Furthermore, the policies are not suitable for the users to understand the essence of Google’s data processing activities and their consequences to their private lives.
For example, the purposes of the data processing are described in a too generic manner and often the retention periods of the data are not defined.
4. What is the problem with the consent gained by Google?
Google thought that there could be no problem with the legal basis of its data processing since the users have given their consent, for instance when they created a Google account.
However, it is true that the users have given consent, but in CNIL’s opinion the consent is not valid for more reasons. As the information provided by Google about the data processing, as said earlier, is not appropriate, it is obvious that the consent based on that information is also inadequate. Indeed, the condition of a valid consent is that it is based on sufficient information.
The other, maybe even more serious problem is that the ’consent’ collected from the users is neither specific nor unambiguous.
The reason for that is that Google has often used pre-ticked checkboxes for its consent requests. That means that the users should have done extra steps for not to consent to the data processing and not vice versa. But the ’silence means consent’ approach does not work based on the GDPR.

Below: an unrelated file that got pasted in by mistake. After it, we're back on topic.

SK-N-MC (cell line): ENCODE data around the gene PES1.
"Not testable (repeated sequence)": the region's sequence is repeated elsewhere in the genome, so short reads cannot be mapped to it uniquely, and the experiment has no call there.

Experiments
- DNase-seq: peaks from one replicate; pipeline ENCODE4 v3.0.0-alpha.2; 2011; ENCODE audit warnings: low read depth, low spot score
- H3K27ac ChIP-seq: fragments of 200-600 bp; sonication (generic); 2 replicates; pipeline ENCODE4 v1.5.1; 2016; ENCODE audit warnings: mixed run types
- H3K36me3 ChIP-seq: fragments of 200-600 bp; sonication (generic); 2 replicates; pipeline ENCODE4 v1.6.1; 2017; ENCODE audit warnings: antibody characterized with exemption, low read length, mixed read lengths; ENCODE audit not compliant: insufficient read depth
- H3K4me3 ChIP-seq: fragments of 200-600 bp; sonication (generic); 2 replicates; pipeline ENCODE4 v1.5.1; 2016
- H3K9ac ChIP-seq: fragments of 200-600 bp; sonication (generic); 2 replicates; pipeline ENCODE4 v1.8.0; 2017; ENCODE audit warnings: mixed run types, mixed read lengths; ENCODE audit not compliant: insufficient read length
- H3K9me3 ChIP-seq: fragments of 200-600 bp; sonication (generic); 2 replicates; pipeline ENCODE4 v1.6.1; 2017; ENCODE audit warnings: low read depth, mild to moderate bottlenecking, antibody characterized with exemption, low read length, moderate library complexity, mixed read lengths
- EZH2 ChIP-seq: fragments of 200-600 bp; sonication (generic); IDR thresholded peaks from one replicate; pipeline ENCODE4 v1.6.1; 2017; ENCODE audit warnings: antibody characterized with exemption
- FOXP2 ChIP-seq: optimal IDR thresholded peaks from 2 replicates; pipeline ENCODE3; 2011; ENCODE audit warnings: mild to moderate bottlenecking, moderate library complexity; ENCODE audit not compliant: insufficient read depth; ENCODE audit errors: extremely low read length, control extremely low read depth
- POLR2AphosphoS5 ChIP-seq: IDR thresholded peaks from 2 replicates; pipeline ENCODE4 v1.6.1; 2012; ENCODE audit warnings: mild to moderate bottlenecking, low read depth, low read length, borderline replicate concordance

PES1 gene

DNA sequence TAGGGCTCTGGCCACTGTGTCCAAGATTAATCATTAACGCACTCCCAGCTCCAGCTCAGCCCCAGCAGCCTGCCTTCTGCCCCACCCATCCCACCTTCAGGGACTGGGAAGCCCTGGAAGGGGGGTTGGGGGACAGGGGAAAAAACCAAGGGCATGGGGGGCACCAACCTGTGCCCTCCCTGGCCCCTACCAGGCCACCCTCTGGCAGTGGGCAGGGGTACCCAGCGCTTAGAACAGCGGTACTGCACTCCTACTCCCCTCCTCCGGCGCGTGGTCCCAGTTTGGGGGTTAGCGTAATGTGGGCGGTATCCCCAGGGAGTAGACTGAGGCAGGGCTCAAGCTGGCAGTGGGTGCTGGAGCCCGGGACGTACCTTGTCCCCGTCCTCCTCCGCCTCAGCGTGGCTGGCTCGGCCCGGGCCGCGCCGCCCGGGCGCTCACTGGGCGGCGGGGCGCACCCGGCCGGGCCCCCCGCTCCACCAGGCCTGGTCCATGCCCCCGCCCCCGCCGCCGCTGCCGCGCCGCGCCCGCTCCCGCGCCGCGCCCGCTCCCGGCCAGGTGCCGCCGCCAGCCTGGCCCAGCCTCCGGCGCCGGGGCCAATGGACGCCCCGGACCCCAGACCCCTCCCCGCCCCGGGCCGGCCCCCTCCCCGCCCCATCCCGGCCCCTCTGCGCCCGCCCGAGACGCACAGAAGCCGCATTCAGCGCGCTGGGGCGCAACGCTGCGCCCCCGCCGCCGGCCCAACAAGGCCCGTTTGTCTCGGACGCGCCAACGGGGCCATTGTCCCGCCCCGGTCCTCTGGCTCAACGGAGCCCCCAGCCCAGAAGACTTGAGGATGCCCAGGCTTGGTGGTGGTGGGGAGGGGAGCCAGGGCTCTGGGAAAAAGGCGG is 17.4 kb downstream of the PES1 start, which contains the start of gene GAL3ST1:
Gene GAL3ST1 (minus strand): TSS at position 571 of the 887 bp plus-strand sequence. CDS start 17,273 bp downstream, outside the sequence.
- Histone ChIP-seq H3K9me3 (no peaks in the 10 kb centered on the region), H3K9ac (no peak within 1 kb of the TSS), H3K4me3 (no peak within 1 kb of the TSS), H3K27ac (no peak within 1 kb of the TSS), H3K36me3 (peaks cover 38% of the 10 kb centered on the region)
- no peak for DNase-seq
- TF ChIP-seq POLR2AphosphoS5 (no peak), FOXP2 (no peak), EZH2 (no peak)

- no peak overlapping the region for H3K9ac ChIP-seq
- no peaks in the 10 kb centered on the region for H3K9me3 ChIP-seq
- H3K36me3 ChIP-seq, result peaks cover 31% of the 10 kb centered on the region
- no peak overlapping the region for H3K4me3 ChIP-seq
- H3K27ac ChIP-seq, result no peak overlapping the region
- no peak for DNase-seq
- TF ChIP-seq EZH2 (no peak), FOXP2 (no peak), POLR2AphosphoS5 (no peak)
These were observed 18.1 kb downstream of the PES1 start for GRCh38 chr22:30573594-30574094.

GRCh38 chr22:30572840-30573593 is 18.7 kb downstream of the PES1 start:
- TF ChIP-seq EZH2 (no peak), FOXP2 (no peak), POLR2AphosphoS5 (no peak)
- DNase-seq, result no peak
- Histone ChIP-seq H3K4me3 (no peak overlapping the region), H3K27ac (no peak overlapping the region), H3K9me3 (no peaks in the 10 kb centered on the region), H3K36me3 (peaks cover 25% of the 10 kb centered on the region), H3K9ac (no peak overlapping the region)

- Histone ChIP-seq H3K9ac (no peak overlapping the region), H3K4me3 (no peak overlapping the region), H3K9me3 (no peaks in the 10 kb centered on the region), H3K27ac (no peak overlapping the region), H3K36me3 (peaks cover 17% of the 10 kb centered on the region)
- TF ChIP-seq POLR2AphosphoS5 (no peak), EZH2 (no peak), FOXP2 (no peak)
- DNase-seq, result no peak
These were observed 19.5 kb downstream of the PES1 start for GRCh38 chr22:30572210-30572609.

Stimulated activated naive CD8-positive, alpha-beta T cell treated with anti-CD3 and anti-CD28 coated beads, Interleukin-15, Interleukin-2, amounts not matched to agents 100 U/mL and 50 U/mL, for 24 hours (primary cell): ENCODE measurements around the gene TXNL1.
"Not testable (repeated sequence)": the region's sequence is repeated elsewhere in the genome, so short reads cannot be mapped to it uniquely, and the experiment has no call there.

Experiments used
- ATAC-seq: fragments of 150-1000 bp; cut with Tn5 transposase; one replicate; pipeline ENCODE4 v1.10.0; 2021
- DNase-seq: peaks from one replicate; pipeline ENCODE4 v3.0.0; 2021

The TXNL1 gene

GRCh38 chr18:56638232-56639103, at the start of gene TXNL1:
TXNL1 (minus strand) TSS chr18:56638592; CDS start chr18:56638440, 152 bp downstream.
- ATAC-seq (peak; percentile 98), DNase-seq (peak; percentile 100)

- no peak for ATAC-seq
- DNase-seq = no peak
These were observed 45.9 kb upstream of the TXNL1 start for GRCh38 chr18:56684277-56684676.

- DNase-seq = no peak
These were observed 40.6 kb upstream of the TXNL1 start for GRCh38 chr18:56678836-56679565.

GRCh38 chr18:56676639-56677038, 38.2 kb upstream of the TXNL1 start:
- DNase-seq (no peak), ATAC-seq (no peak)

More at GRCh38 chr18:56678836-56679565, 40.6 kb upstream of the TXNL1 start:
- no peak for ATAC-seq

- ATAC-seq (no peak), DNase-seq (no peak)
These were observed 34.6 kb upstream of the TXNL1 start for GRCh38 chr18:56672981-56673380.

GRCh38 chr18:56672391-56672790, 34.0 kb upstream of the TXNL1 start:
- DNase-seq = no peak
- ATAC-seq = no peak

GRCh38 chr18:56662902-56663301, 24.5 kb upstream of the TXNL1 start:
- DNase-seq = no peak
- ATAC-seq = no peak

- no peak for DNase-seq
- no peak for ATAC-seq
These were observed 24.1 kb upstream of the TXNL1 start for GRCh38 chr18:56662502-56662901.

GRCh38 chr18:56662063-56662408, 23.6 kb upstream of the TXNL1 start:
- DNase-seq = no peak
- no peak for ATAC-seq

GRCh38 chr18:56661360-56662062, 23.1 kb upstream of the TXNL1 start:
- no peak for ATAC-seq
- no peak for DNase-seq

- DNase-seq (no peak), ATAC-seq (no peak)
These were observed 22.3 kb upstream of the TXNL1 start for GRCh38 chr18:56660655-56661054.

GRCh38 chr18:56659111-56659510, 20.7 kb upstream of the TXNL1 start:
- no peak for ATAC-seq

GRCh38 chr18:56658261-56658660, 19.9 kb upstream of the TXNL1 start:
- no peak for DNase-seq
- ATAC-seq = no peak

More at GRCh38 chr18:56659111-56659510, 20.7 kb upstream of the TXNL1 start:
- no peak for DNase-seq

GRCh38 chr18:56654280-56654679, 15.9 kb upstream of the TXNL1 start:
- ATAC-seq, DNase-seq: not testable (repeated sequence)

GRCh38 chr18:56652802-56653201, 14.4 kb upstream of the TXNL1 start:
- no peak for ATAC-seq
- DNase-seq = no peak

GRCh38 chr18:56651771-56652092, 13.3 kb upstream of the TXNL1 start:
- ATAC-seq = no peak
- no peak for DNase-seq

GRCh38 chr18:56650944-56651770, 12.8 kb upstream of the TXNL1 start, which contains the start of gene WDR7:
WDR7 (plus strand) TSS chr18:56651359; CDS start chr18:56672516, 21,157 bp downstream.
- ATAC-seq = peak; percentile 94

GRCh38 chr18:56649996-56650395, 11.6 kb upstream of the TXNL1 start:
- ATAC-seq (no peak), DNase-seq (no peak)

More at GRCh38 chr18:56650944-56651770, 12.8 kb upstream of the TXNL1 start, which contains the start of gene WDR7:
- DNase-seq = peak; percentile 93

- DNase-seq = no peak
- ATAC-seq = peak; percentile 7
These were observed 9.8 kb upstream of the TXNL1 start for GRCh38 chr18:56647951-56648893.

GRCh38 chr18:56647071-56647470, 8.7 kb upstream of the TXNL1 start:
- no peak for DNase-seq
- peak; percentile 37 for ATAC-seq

Moreover, Google has not requested the consent distinctly for each data processing purpose, but he made the user consent in full to every data processing purpose with one (pre-ticked) checkbox. And you do not need to be a data protection expert to understand that this is not OK.
5. Why is the amount of the fine 50 Million Euros?
Let’s see why CNIL was so ‘generous’ with the level of the fine-
To start, CNIL has considered that Google breached essential data protection obligations, in addition really seriously, like having a valid legal basis for the data processing and providing sufficient information to the data subjects about the data processing.
When assessing the level of the fine, CNIL has taken into account the industrial role of Google, meaning that Google processes a huge amount of data of many data subjects, since in France thousands of people create a Google account every day.